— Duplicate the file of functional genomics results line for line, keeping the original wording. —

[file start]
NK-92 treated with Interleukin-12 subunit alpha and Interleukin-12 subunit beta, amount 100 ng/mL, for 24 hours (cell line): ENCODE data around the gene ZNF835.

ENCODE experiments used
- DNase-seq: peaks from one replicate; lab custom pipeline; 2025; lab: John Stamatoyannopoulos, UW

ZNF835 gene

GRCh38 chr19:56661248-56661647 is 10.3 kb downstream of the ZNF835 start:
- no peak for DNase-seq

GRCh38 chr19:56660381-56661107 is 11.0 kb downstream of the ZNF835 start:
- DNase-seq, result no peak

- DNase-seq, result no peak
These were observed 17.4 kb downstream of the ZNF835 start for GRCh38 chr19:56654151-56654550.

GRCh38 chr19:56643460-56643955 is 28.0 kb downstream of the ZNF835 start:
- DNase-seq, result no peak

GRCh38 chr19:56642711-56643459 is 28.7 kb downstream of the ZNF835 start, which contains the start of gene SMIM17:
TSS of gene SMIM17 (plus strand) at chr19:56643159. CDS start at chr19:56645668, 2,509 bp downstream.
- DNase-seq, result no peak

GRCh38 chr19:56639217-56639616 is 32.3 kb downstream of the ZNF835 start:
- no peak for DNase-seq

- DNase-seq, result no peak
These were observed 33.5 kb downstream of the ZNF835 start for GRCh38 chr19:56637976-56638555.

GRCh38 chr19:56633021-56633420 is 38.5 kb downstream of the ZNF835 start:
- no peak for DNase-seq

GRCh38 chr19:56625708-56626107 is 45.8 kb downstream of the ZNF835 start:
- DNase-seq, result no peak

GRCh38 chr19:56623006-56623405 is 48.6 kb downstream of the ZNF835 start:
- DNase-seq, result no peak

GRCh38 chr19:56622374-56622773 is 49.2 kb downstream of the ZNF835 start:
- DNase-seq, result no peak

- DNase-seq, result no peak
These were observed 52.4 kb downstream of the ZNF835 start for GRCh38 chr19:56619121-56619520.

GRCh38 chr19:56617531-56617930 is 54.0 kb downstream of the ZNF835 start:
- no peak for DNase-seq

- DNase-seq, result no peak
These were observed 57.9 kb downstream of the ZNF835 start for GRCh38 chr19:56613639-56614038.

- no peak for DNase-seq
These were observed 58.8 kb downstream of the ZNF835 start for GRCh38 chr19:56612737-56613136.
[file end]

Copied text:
NK-92 treated with Interleukin-12 subunit alpha and Interleukin-12 subunit beta, amount 100 ng/mL, for 24 hours (cell line): ENCODE data around the gene ZNF835.

ENCODE experiments used
- DNase-seq: peaks from one replicate; lab custom pipeline; 2025; lab: John Stamatoyannopoulos, UW

ZNF835 gene

GRCh38 chr19:56661248-56661647 is 10.3 kb downstream of the ZNF835 start:
- no peak for DNase-seq

GRCh38 chr19:56660381-56661107 is 11.0 kb downstream of the ZNF835 start:
- DNase-seq, result no peak

- DNase-seq, result no peak
These were observed 17.4 kb downstream of the ZNF835 start for GRCh38 chr19:56654151-56654550.

GRCh38 chr19:56643460-56643955 is 28.0 kb downstream of the ZNF835 start:
- DNase-seq, result no peak

GRCh38 chr19:56642711-56643459 is 28.7 kb downstream of the ZNF835 start, which contains the start of gene SMIM17:
TSS of gene SMIM17 (plus strand) at chr19:56643159. CDS start at chr19:56645668, 2,509 bp downstream.
- DNase-seq, result no peak

GRCh38 chr19:56639217-56639616 is 32.3 kb downstream of the ZNF835 start:
- no peak for DNase-seq

- DNase-seq, result no peak
These were observed 33.5 kb downstream of the ZNF835 start for GRCh38 chr19:56637976-56638555.

GRCh38 chr19:56633021-56633420 is 38.5 kb downstream of the ZNF835 start:
- no peak for DNase-seq

GRCh38 chr19:56625708-56626107 is 45.8 kb downstream of the ZNF835 start:
- DNase-seq, result no peak

GRCh38 chr19:56623006-56623405 is 48.6 kb downstream of the ZNF835 start:
- DNase-seq, result no peak

GRCh38 chr19:56622374-56622773 is 49.2 kb downstream of the ZNF835 start:
- DNase-seq, result no peak

- DNase-seq, result no peak
These were observed 52.4 kb downstream of the ZNF835 start for GRCh38 chr19:56619121-56619520.

GRCh38 chr19:56617531-56617930 is 54.0 kb downstream of the ZNF835 start:
- no peak for DNase-seq

- DNase-seq, result no peak
These were observed 57.9 kb downstream of the ZNF835 start for GRCh38 chr19:56613639-56614038.

- no peak for DNase-seq
These were observed 58.8 kb downstream of the ZNF835 start for GRCh38 chr19:56612737-56613136.